In this descriptive analysis, stress testing and invasive CA were common in older patients after PCI. Paradoxically, patients with higher-risk features at baseline were less likely to undergo post-PCI testing. The revascularization yield was low on patients referred for ST after PCI, with only 9% undergoing revascularization within 90 days.
doi:10.1161/CIRCIMAGING.112.974121
PMCID: PMC3915772  PMID: 23074343
non-invasive stress test; coronary angiography; percutaneous coronary intervention; clinical outcomes
9.  Myocardial Imaging Should Not Exclude Ischemic Heart Failure Patients From Coronary Revascularization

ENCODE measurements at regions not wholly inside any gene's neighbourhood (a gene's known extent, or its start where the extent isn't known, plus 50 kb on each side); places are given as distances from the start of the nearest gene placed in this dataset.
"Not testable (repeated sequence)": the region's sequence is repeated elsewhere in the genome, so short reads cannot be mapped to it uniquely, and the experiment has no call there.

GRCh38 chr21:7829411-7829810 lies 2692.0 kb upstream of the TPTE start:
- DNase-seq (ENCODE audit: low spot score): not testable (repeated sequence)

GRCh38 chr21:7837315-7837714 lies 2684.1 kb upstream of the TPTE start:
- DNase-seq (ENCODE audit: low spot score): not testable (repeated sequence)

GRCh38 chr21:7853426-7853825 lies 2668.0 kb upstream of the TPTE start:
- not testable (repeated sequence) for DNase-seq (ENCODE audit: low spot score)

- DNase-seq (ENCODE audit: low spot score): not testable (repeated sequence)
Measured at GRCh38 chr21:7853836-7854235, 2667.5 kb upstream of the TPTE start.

Circulation. Cardiovascular imaging  2012;5(2):10.1161/CIRCIMAGING.111.964650.
doi:10.1161/CIRCIMAGING.111.964650
PMCID: PMC3878903  PMID: 22438425
10.  Molecular Imaging of Inflammation and Platelet Adhesion in Advanced Atherosclerosis: Effects of Antioxidant Therapy with NADPH Oxidase Inhibition 
Background
In atherosclerosis, local generation of reactive oxygen species amplifies the inflammatory response and contributes to plaque vulnerability. We used molecular imaging to test whether inhibition of NADPH oxidase with apocynin would reduce endothelial inflammatory activation and endothelial-platelet interactions, thereby interrupting progression to high-risk plaque phenotype.
Methods and Results